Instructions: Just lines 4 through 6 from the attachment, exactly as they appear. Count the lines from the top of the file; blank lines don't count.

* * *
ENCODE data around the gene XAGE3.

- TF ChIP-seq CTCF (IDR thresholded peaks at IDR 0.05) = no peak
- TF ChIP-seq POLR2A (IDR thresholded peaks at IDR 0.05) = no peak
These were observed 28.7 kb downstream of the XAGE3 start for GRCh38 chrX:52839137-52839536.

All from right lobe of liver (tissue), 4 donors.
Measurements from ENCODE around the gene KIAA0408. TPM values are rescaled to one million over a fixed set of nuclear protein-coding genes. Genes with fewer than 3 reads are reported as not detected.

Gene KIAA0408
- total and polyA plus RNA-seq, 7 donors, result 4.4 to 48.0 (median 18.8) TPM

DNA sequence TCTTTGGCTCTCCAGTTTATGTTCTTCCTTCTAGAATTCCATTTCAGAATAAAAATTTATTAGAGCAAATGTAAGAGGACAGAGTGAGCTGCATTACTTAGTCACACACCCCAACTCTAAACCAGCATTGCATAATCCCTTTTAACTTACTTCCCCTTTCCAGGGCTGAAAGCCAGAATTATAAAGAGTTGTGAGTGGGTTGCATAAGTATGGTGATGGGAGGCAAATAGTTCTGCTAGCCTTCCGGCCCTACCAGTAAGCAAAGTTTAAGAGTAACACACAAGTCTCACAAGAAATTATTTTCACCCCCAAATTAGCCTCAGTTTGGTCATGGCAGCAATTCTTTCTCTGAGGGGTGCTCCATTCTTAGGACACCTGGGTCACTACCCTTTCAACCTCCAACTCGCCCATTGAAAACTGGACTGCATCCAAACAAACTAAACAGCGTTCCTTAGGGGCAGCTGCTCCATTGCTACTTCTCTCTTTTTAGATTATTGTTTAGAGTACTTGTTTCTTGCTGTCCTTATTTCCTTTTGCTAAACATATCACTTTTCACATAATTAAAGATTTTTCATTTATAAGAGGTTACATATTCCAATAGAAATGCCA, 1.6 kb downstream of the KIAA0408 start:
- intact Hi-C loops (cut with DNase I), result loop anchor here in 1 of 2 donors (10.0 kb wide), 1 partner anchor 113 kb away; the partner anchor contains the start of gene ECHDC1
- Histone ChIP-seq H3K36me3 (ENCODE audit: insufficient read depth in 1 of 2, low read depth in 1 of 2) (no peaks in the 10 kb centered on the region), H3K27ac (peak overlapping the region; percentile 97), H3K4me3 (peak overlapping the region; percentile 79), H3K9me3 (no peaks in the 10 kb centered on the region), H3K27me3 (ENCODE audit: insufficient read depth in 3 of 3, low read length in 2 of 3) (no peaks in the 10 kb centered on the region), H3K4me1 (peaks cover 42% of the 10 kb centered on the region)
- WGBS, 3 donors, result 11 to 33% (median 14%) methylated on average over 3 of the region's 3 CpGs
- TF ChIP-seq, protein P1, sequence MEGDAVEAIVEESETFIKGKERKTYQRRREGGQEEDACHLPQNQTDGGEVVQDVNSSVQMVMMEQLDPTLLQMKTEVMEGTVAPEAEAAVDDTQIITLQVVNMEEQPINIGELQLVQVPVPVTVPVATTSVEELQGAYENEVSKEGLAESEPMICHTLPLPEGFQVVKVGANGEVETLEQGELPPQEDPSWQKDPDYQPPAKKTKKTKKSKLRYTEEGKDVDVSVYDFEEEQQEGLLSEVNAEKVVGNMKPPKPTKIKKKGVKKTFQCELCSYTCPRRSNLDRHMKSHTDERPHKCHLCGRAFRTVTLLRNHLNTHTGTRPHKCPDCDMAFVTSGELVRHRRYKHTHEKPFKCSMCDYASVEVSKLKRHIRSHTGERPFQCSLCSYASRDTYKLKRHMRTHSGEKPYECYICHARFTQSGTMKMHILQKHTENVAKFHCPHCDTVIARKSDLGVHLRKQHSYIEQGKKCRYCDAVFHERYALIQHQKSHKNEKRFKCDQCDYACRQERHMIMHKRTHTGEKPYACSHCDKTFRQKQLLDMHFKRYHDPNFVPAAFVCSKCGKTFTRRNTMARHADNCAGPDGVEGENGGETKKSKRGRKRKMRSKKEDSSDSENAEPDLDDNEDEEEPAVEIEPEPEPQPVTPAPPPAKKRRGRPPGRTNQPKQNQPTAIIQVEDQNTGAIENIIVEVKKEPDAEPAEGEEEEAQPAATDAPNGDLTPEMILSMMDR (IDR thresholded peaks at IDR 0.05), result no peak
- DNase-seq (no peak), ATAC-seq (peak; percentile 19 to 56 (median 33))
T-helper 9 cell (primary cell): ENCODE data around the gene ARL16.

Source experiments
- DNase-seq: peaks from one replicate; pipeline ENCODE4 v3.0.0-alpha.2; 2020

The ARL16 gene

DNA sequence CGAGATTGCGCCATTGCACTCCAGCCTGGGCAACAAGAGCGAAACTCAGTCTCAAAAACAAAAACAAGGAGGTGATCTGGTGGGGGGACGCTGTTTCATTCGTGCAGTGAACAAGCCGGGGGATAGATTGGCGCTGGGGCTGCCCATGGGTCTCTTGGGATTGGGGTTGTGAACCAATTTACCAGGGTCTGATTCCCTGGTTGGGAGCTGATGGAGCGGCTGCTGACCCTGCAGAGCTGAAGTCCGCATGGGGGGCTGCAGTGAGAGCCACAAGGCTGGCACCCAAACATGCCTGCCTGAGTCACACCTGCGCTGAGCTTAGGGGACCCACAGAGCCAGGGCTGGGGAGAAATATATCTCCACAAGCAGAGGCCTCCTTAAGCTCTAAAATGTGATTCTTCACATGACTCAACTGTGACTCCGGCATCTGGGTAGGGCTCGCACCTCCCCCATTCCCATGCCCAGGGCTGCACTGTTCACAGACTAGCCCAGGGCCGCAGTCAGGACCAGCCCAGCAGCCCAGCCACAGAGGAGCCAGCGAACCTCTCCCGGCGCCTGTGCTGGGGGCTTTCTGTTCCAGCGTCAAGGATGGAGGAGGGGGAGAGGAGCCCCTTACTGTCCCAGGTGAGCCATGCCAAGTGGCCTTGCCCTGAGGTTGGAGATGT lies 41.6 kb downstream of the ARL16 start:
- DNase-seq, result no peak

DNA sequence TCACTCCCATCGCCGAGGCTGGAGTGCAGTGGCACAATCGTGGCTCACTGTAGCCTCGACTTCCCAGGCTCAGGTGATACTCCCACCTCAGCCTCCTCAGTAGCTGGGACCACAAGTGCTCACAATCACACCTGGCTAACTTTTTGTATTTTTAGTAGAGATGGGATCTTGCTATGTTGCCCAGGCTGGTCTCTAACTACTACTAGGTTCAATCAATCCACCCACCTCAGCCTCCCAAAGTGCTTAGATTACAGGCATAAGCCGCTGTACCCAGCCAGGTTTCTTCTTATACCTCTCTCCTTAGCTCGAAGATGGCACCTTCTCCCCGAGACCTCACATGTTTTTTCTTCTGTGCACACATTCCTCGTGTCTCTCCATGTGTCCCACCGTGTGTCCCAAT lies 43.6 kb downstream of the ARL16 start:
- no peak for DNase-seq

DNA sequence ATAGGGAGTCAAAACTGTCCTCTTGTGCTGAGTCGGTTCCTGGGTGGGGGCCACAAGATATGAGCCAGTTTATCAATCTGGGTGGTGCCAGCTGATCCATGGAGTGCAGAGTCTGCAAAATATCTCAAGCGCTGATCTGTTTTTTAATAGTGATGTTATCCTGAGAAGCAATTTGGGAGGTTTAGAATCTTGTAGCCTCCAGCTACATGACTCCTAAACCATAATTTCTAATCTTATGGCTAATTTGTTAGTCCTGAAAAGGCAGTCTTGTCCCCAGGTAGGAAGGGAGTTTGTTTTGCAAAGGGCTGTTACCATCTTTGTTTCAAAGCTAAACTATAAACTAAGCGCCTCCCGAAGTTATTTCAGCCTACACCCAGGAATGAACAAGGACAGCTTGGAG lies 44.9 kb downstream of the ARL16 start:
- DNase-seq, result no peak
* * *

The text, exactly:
These were observed 28.7 kb downstream of the XAGE3 start for GRCh38 chrX:52839137-52839536.

All from right lobe of liver (tissue), 4 donors.
Measurements from ENCODE around the gene KIAA0408. TPM values are rescaled to one million over a fixed set of nuclear protein-coding genes. Genes with fewer than 3 reads are reported as not detected.